- Online BSN to DNP PPCNP Programs are for licensed RNs who have earned a BSN and want to take a direct path to earning their DNP without completing a separate MSN program beforehand. These programs can consist of anywhere from 65 to 95 credits, and include both MSN and DNP-level courses. Full-time BSN to DNP PPCNP programs generally take three to four years to complete, while part-time programs may take up to six years. Students should note that some BSN to DNP PPCNP programs grant both an MSN and DNP degree, and others only culminate in a DNP.
- Online Post-Master’s to DNP PPCNP Programs give master’s-prepared nurses the opportunity to earn a DNP and gain APRN certification as a PPCNP. Students can think of these programs as a post-MSN DNP program combined with a post-master’s PPCNP certificate program. MSN to DNP programs typically take one to two years to complete, and have different admission requirements based on their particular structure. MSN to DNP PPCNP new specialty programs are designed for nurses who have a master’s degree in a non-APRN nursing field (such as clinical nurse leader or nurse administration), and want to pursue both a DNP and APRN certification. MSN to DNP PPCNP second specialty programs are for students who already hold APRN certification in a specialty area, but want to pursue a second certification as a PPCNP as part of their DNP program.
Admission Requirements for Online PPCNP Programs
In addition to the degree requirements described above, other academic requirements may include a minimum GPA requirement for undergraduate and graduate coursework, completion of certain courses such as statistics and health assessment, and one or more years of professional experience as a nurse. Applicants to online PPCNP programs generally need to submit transcripts of all their college coursework, a personal statement, a professional resume, and letters of recommendation.
Curriculum Details for Online Pediatric Primary Care Nurse Practitioner Programs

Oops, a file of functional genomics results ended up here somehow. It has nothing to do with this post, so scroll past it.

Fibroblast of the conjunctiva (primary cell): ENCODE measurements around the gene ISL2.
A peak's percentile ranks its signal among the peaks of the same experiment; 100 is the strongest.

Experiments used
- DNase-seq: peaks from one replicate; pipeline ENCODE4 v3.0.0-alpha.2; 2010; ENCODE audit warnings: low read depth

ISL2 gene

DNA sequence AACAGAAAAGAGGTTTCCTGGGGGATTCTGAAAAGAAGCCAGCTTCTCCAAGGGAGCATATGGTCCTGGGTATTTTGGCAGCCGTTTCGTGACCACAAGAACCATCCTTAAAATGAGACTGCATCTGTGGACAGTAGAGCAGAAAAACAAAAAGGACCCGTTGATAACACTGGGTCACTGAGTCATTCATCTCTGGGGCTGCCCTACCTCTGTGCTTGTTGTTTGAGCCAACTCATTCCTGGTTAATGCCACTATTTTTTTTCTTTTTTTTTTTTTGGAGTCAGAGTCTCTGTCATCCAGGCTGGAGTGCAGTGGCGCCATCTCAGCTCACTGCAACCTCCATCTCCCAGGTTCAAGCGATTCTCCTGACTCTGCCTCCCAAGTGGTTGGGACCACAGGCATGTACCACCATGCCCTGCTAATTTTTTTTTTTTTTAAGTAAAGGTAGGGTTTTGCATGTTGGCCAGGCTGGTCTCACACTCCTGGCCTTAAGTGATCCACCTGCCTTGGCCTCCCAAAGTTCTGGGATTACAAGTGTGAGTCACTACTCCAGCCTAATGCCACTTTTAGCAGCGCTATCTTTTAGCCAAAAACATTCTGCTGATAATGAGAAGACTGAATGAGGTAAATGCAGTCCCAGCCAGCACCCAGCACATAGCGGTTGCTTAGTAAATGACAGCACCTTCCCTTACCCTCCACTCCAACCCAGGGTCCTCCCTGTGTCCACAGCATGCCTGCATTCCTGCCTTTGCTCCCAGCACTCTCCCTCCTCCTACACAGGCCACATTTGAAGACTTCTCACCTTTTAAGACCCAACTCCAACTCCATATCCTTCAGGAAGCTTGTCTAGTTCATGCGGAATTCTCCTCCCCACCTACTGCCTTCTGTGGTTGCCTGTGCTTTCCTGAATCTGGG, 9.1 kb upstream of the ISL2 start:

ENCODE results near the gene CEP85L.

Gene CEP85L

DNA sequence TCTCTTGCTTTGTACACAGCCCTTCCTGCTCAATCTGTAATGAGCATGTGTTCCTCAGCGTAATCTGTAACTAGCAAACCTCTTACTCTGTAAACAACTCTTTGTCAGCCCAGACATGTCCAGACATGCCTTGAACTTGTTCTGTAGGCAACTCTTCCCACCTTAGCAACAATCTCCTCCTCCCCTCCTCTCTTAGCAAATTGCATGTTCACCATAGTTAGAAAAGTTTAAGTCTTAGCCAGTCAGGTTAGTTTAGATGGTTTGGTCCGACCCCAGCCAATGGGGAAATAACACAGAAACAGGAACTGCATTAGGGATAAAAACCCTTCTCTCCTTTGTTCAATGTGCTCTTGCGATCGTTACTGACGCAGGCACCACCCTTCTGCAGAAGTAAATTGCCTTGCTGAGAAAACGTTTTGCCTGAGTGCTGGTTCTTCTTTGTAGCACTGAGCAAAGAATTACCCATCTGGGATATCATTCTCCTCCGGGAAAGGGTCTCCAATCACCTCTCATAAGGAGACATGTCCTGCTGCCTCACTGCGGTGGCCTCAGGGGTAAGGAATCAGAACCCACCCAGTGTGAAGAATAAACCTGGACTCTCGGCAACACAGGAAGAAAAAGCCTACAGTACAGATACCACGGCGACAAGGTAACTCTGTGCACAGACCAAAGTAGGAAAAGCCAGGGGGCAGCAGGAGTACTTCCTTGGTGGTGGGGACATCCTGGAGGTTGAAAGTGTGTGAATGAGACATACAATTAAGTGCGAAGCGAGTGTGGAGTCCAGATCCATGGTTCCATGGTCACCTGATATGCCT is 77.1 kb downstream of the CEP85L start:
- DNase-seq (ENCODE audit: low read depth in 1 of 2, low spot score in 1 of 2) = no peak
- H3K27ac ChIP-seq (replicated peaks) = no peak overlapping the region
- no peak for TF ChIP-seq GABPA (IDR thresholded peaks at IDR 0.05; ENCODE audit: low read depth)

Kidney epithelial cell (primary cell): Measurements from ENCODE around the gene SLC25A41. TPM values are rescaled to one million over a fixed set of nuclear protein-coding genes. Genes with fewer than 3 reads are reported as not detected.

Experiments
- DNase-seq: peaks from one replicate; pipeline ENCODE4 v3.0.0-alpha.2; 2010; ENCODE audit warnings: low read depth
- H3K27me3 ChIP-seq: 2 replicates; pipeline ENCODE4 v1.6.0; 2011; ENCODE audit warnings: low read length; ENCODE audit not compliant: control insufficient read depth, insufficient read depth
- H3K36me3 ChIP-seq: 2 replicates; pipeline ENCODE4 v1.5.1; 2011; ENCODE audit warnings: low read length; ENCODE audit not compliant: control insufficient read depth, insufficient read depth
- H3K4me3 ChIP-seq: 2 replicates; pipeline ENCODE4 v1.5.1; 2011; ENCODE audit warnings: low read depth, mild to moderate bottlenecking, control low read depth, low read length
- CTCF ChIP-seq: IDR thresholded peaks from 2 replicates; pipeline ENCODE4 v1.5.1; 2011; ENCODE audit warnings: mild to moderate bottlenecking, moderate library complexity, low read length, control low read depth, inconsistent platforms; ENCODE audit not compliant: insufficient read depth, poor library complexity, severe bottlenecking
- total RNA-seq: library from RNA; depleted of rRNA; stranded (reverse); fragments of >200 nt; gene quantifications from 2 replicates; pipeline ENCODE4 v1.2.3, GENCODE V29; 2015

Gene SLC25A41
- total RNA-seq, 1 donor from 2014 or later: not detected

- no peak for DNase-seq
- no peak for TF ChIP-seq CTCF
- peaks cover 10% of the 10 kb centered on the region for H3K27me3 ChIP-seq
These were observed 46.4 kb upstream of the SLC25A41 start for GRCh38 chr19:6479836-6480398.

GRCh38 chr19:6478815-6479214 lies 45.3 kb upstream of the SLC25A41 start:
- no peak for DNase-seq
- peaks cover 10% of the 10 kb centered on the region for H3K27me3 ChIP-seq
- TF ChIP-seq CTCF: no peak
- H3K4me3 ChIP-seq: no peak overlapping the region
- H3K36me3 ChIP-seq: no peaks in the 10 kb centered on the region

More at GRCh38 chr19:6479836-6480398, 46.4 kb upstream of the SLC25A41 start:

Online PPCNP programs typically require students to complete a core set of courses that cover the fundamentals of advanced nursing, such as Health Assessment, Human Physiology, and Pharmacology. After completing the core courses of their program, students progress to specialized classes that focus on pediatric primary care, such as Clinical Care for Adolescents and Family and Child Development. DNP students will need to complete an additional set of courses based on the eight core competencies outlined in the American Association of Colleges of Nursing’s Essentials of Doctoral Education for Advanced Nursing Practice. These foundational courses are standard in all DNP programs, no matter the specialty, and include instruction in organizational and systems leadership, health care policy, patient care technology, analytical methods for evidence-based practice, and more.
Online pediatric primary care NP programs are offered in both full-time and part-time formats. Full-time programs require students to take more classes per term, and thus enable students to earn their degree in a shorter amount of time, relative to part time programs. Part-time programs allow students to take fewer courses per term, and thus may be a helpful option for individuals who have other professional or personal responsibilities. When choosing between a full-time and a part-time program, students should consider such factors as how soon they would like to earn their degree, as well as their present and future commitments outside of school.
Clinical Hours Requirements for Online Pediatric Primary Care NP Programs